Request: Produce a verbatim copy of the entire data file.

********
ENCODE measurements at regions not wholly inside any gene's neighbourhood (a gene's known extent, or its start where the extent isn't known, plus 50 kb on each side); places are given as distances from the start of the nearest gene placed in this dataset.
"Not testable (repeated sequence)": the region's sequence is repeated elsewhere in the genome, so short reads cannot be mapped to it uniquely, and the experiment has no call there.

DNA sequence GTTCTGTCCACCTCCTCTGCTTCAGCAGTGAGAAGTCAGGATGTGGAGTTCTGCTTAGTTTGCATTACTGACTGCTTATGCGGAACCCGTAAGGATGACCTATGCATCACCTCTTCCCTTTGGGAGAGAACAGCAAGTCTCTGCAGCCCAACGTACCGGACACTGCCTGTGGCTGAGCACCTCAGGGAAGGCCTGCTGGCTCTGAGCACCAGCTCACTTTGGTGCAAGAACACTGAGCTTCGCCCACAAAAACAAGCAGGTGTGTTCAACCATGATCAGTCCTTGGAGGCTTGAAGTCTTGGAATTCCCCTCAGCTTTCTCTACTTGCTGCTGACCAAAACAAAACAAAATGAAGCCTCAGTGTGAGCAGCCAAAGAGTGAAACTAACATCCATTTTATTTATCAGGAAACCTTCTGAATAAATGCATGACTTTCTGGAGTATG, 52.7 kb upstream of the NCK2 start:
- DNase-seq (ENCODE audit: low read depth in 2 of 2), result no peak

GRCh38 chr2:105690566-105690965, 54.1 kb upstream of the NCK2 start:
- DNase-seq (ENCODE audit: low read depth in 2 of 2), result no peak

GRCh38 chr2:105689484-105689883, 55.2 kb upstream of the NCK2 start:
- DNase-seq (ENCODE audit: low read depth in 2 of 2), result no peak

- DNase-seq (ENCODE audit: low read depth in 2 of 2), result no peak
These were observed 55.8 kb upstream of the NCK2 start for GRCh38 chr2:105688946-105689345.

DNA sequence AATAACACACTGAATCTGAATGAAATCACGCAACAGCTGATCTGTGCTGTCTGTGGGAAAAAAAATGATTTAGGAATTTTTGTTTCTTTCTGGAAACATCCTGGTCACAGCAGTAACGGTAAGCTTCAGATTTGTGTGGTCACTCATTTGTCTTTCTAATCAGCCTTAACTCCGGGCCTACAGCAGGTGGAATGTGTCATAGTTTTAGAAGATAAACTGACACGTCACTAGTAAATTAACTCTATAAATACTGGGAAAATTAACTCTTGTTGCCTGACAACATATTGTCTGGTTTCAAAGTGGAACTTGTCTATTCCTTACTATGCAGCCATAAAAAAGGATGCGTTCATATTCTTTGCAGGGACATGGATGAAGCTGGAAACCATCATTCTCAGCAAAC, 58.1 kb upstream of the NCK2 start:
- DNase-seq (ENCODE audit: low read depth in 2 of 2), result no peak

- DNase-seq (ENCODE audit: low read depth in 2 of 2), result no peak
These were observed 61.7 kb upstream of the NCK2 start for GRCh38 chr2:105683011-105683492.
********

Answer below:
ENCODE measurements at regions not wholly inside any gene's neighbourhood (a gene's known extent, or its start where the extent isn't known, plus 50 kb on each side); places are given as distances from the start of the nearest gene placed in this dataset.
"Not testable (repeated sequence)": the region's sequence is repeated elsewhere in the genome, so short reads cannot be mapped to it uniquely, and the experiment has no call there.

DNA sequence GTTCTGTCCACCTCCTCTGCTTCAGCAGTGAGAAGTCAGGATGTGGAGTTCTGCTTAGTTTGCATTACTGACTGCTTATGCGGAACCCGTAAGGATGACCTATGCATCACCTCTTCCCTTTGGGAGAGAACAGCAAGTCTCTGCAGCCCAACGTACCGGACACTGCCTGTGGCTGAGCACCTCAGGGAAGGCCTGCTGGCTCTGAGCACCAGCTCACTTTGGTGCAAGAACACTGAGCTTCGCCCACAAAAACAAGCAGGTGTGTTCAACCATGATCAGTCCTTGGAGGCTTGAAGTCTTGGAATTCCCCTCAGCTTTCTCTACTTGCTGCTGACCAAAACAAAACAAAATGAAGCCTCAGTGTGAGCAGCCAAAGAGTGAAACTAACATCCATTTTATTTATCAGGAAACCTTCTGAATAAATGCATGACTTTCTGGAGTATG, 52.7 kb upstream of the NCK2 start:
- DNase-seq (ENCODE audit: low read depth in 2 of 2), result no peak

GRCh38 chr2:105690566-105690965, 54.1 kb upstream of the NCK2 start:
- DNase-seq (ENCODE audit: low read depth in 2 of 2), result no peak

GRCh38 chr2:105689484-105689883, 55.2 kb upstream of the NCK2 start:
- DNase-seq (ENCODE audit: low read depth in 2 of 2), result no peak

- DNase-seq (ENCODE audit: low read depth in 2 of 2), result no peak
These were observed 55.8 kb upstream of the NCK2 start for GRCh38 chr2:105688946-105689345.

DNA sequence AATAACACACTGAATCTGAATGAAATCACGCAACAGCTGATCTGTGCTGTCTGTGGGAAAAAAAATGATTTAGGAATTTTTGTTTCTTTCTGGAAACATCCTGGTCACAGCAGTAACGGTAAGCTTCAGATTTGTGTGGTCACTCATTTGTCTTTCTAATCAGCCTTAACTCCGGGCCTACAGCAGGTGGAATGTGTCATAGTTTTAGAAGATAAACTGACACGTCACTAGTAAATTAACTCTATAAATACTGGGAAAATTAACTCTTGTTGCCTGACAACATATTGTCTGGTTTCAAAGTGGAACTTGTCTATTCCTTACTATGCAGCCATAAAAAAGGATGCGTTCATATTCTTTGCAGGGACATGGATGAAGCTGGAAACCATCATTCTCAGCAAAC, 58.1 kb upstream of the NCK2 start:
- DNase-seq (ENCODE audit: low read depth in 2 of 2), result no peak

- DNase-seq (ENCODE audit: low read depth in 2 of 2), result no peak
These were observed 61.7 kb upstream of the NCK2 start for GRCh38 chr2:105683011-105683492.